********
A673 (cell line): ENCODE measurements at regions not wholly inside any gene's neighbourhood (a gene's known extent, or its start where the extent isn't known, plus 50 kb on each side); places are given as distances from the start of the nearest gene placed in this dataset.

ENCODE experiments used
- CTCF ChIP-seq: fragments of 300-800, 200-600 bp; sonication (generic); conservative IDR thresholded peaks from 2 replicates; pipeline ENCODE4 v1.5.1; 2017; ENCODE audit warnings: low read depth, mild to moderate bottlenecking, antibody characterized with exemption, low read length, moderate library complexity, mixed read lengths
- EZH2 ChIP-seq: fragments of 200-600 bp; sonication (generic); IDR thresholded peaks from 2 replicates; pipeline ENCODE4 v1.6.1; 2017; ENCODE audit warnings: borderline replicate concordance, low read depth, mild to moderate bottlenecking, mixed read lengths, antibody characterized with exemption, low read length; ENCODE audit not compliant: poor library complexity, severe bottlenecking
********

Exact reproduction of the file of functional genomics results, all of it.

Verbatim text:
A673 (cell line): ENCODE measurements at regions not wholly inside any gene's neighbourhood (a gene's known extent, or its start where the extent isn't known, plus 50 kb on each side); places are given as distances from the start of the nearest gene placed in this dataset.

ENCODE experiments used
- CTCF ChIP-seq: fragments of 300-800, 200-600 bp; sonication (generic); conservative IDR thresholded peaks from 2 replicates; pipeline ENCODE4 v1.5.1; 2017; ENCODE audit warnings: low read depth, mild to moderate bottlenecking, antibody characterized with exemption, low read length, moderate library complexity, mixed read lengths
- EZH2 ChIP-seq: fragments of 200-600 bp; sonication (generic); IDR thresholded peaks from 2 replicates; pipeline ENCODE4 v1.6.1; 2017; ENCODE audit warnings: borderline replicate concordance, low read depth, mild to moderate bottlenecking, mixed read lengths, antibody characterized with exemption, low read length; ENCODE audit not compliant: poor library complexity, severe bottlenecking